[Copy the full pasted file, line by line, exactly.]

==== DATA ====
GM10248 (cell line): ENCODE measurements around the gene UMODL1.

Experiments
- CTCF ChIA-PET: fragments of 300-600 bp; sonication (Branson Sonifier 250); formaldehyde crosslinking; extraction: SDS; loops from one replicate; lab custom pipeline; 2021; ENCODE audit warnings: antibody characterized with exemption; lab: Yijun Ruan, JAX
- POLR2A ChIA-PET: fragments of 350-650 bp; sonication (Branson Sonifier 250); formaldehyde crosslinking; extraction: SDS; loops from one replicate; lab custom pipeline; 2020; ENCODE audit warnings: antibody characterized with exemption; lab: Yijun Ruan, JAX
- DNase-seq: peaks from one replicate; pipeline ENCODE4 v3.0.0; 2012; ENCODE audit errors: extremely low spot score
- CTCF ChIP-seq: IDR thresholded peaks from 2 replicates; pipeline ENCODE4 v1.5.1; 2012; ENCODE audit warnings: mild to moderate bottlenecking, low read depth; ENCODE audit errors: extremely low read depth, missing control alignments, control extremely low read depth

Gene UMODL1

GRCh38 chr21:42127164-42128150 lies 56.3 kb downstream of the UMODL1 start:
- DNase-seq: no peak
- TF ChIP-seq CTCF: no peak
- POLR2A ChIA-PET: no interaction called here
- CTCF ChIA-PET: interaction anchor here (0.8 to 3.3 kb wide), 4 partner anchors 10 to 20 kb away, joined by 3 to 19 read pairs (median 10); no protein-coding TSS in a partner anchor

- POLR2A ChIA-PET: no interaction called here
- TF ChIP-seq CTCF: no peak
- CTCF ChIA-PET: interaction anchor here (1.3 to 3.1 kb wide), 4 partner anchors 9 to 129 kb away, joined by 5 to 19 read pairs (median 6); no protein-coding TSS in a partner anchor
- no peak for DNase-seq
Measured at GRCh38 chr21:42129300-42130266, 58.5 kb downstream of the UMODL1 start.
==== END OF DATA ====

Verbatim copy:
GM10248 (cell line): ENCODE measurements around the gene UMODL1.

Experiments
- CTCF ChIA-PET: fragments of 300-600 bp; sonication (Branson Sonifier 250); formaldehyde crosslinking; extraction: SDS; loops from one replicate; lab custom pipeline; 2021; ENCODE audit warnings: antibody characterized with exemption; lab: Yijun Ruan, JAX
- POLR2A ChIA-PET: fragments of 350-650 bp; sonication (Branson Sonifier 250); formaldehyde crosslinking; extraction: SDS; loops from one replicate; lab custom pipeline; 2020; ENCODE audit warnings: antibody characterized with exemption; lab: Yijun Ruan, JAX
- DNase-seq: peaks from one replicate; pipeline ENCODE4 v3.0.0; 2012; ENCODE audit errors: extremely low spot score
- CTCF ChIP-seq: IDR thresholded peaks from 2 replicates; pipeline ENCODE4 v1.5.1; 2012; ENCODE audit warnings: mild to moderate bottlenecking, low read depth; ENCODE audit errors: extremely low read depth, missing control alignments, control extremely low read depth

Gene UMODL1

GRCh38 chr21:42127164-42128150 lies 56.3 kb downstream of the UMODL1 start:
- DNase-seq: no peak
- TF ChIP-seq CTCF: no peak
- POLR2A ChIA-PET: no interaction called here
- CTCF ChIA-PET: interaction anchor here (0.8 to 3.3 kb wide), 4 partner anchors 10 to 20 kb away, joined by 3 to 19 read pairs (median 10); no protein-coding TSS in a partner anchor

- POLR2A ChIA-PET: no interaction called here
- TF ChIP-seq CTCF: no peak
- CTCF ChIA-PET: interaction anchor here (1.3 to 3.1 kb wide), 4 partner anchors 9 to 129 kb away, joined by 5 to 19 read pairs (median 6); no protein-coding TSS in a partner anchor
- no peak for DNase-seq
Measured at GRCh38 chr21:42129300-42130266, 58.5 kb downstream of the UMODL1 start.